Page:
The History of
The Teahouse of the August Moon

(from the Willows Theatre Company website)

Original 1954 Broadway Program- starring David Wayne (Sakini) and John Forsythe (Fisby)

The Teahouse of the August Moon was not written and then submitted for production, but was written on order when commissioned by its producer, who first saw the theatrical possibilities in the original book.

The producer was the notable actor-director-producer, Maurice Evans, who was so delighted upon reading Vern Sneider's novel (this was late in 1951, when Evans was acting in New York in Dial M for Murder) that he immediately obtained dramatization rights to it, and then assigned a well-known playwright to make a stage adaptation.

This playwright was unable to control the material, was called off the job and Evans then tried again by commissioning John Patrick to do a stage version.

The original novel, The Teahouse of the August Moon, by Vern Sneider, is more or less a close picture of real life as observed by Sneider, who is himself not beyond comparison with his character of Capt. Fisby.

The novel won considerable success when it was published in 1951.

The play-script was finished in the spring of 1953, and that spring and summer were spent in assembling the perfect cast and scenery and other production details that were finally shown to New York audiences at its opening night, Oct. 15, 1953 at the Martin Beck Theatre.

(The world premiere was in New Haven, CT on Sept. 24, 1953, followed by two weeks in Boston as pre-New York tuning-up engagements.)

But even early in the summer of that year, the word was flashing along the theatrical grapevine that a notable hit was on the way.

Original 1955 Souvenir Program

Hundreds of clubs and charitable organizations were bidding for blocks of tickets, more than four months before its premiere. When the opening night came along, none of the advance expectation was disappointed. The reviews were ecstatic, the public mobbed the box-office, and the same kind of fevered demand for tickets went on for over two years, as had characterized the runs of such hits as South Pacific and Oklahoma!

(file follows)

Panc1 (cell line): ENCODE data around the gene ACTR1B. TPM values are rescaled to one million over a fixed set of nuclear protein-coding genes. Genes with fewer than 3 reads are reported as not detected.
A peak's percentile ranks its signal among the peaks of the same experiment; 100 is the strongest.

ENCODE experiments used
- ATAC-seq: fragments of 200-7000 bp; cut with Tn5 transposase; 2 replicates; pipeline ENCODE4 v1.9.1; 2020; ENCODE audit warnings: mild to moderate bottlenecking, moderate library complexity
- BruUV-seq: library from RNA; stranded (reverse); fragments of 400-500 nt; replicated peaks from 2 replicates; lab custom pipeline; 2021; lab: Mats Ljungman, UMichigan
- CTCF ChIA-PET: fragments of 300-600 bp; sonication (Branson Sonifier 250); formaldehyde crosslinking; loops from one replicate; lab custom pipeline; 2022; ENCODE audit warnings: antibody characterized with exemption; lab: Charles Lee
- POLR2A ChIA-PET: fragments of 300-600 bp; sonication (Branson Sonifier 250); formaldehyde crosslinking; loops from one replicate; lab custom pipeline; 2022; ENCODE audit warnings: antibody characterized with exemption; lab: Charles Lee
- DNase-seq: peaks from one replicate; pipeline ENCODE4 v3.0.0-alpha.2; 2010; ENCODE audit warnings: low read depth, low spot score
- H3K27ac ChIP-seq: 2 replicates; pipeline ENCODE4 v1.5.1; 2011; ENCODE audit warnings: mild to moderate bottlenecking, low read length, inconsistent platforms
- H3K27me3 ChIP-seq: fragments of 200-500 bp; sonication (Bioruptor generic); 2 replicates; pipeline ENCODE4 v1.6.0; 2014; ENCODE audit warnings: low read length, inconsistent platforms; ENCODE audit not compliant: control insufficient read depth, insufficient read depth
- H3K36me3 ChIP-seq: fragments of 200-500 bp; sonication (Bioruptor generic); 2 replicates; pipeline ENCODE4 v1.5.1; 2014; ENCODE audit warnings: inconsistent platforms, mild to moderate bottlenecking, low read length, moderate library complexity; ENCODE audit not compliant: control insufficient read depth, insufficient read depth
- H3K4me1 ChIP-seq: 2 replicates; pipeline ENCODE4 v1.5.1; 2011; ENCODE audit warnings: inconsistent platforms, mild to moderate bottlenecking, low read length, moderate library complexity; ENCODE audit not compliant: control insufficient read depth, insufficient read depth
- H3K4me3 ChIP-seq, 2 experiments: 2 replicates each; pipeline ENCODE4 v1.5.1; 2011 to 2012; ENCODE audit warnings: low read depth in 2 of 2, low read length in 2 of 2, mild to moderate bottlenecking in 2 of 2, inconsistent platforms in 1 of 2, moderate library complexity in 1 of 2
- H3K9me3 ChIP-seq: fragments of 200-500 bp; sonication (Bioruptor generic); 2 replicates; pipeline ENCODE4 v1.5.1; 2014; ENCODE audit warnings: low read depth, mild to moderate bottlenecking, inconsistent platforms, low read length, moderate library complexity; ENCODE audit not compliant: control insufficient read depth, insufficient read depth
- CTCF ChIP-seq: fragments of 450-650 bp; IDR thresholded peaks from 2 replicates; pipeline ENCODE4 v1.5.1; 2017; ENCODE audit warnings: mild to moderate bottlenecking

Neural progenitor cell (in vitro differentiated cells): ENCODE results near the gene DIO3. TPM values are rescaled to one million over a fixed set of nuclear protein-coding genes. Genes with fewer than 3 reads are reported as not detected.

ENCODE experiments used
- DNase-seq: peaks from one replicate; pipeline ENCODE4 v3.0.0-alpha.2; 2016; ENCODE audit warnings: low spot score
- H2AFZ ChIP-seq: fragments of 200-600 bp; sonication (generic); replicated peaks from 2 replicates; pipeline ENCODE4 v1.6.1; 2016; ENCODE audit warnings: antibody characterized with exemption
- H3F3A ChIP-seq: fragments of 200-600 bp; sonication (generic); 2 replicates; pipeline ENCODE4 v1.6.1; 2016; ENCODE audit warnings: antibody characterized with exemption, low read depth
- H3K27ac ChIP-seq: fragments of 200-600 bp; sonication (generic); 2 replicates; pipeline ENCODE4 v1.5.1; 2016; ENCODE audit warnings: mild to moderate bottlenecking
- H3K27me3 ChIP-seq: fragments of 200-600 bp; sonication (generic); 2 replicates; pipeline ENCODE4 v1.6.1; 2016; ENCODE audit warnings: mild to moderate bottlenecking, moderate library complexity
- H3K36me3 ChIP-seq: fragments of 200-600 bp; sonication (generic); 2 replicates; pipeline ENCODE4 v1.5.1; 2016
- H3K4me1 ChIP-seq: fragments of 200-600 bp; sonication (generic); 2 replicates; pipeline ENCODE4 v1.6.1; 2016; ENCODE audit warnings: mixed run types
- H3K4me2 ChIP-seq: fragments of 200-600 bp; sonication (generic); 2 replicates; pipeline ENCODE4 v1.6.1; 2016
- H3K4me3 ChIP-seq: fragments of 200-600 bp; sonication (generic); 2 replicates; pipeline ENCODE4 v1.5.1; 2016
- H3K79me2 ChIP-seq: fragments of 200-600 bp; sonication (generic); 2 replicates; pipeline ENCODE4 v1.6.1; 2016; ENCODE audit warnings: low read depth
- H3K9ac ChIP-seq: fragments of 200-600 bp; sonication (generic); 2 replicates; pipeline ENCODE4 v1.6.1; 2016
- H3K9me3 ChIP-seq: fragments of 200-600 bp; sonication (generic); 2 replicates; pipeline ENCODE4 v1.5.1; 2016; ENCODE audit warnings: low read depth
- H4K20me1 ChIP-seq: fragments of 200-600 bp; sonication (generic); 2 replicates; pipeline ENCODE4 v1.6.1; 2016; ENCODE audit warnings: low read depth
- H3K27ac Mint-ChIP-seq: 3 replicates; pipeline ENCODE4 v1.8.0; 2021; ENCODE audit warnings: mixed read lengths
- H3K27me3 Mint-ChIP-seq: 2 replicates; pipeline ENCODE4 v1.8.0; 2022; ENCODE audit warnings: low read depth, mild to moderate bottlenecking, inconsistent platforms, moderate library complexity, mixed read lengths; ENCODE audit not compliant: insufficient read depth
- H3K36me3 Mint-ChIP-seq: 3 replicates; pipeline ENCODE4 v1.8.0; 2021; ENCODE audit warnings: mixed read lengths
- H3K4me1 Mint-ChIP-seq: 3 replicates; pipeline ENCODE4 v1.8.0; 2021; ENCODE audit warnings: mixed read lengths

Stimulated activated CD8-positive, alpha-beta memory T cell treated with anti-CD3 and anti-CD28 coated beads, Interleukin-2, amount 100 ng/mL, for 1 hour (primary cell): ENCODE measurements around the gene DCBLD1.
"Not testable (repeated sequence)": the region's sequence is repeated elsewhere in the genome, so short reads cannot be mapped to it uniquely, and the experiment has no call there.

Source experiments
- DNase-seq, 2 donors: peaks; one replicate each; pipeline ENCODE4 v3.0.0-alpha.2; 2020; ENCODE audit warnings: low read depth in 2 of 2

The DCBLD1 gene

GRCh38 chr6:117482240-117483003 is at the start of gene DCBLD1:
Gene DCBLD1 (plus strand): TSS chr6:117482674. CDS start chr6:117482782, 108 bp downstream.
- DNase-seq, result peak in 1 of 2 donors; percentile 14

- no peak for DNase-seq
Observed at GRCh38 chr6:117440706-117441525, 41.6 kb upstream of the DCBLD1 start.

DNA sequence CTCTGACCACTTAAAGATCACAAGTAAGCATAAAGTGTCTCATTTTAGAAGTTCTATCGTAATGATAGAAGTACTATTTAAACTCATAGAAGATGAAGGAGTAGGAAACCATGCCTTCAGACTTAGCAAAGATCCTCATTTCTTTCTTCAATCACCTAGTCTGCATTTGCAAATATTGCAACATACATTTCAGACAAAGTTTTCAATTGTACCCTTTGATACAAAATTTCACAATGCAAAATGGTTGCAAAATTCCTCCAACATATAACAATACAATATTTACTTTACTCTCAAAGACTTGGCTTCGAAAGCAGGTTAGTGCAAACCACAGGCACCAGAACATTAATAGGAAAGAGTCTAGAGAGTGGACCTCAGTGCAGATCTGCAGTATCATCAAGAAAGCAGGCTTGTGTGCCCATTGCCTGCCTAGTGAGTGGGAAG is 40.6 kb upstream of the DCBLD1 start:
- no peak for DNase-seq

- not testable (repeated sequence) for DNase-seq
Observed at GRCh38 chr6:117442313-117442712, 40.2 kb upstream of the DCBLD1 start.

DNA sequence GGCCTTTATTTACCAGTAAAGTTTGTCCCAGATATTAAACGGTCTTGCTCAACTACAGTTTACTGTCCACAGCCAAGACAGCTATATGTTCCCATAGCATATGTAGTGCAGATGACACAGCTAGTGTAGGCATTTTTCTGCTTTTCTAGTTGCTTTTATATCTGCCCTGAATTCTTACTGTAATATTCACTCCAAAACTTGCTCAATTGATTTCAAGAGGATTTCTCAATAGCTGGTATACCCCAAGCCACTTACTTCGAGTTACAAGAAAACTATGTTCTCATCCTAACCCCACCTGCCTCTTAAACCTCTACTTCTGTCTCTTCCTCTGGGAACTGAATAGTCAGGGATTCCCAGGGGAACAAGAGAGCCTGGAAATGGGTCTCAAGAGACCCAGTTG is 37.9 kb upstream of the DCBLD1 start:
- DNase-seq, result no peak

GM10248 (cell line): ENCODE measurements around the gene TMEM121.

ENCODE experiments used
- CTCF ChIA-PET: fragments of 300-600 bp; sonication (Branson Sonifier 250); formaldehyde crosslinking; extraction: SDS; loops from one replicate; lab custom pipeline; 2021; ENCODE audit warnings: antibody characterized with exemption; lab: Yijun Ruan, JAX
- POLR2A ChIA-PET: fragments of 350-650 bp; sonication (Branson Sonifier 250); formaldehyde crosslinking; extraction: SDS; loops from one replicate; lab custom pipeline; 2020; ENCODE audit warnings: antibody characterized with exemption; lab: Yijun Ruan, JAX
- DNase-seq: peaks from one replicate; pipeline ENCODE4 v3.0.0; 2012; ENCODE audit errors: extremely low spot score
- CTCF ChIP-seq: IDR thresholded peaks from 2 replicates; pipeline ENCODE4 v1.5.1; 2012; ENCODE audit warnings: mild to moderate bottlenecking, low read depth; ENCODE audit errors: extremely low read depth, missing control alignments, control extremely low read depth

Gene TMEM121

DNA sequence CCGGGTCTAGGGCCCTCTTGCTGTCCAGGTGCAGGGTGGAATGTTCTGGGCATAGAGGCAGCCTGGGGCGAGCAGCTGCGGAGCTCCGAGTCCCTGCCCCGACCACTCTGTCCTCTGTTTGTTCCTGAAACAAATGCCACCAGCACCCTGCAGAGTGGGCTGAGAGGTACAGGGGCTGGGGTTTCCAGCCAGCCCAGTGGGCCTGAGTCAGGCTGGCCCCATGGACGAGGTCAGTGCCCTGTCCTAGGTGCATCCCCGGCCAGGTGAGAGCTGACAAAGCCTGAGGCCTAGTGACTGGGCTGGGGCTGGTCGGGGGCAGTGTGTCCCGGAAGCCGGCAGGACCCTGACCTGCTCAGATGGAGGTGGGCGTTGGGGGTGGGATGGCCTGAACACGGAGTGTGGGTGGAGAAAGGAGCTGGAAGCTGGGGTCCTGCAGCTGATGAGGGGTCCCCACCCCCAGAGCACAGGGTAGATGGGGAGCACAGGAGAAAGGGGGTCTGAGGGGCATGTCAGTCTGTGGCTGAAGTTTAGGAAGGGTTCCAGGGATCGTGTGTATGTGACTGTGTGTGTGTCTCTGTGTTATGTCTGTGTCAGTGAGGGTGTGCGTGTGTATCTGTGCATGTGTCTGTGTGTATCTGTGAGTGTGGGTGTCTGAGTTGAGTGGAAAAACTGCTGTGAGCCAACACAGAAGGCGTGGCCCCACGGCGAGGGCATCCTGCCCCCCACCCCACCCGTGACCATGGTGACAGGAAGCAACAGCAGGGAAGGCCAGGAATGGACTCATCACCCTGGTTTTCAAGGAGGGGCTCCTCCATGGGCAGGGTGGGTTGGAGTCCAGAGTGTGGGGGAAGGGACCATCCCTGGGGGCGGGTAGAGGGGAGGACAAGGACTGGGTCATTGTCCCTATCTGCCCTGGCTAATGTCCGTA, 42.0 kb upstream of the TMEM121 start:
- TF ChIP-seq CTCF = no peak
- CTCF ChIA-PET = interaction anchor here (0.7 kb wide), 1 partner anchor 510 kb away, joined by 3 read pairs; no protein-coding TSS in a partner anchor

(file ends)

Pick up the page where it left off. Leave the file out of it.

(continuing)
The original production was directed by Robert Lewis, with settings and lighting by Peter Larkin, costumes by Noel Taylor, music by Dai-Keong Lee.

In New York, Teahouse scored a run of 128 weeks (over 29 months) from Oct. 15, 1953 to March 24, 1956, or a total of 1,026 performances - the 20th longest run in the history of the Broadway stage. The show ran up similar records for popularity everywhere, running more than 30 weeks in Chicago.

Teahouse became a favorite in foreign countries. Germany and Austria gave it a kind of popularity no previous play had ever had in those countries. Productions staged by the U.S. Army in Japan and in Okinawa itself drew world-wide attention. Foreign theatergoers had a special relish for a play that showed that Pentagon-made plans, devised without accounting for local manners, customs and prejudices, must be amended by people on the ground, in order to work.

In the season of its original Broadway production, Teahouse made a clean sweep of every prize for theatrical excellence. It captured The Pulitzer Prize, N.Y. Drama Critics' Award, The Donaldson Award, The Theatre Club Award, The Aegis Theatre Club Award, The American Theatre Wing's Antointette Perry Award. This was only the fifth play in theatre history to win both the Pulitzer Prize and the N.Y. Drama Critics' Award.

A film version of the play, starring Marlon Brando as Sakini and Glenn Ford as Capt. Fisby, was released in the fall of 1956.

A musical version of the play called Lovely Ladies, Kind Gentlemen was presented on Broadway early in 1971. It did not receive encouraging reviews and closed quickly.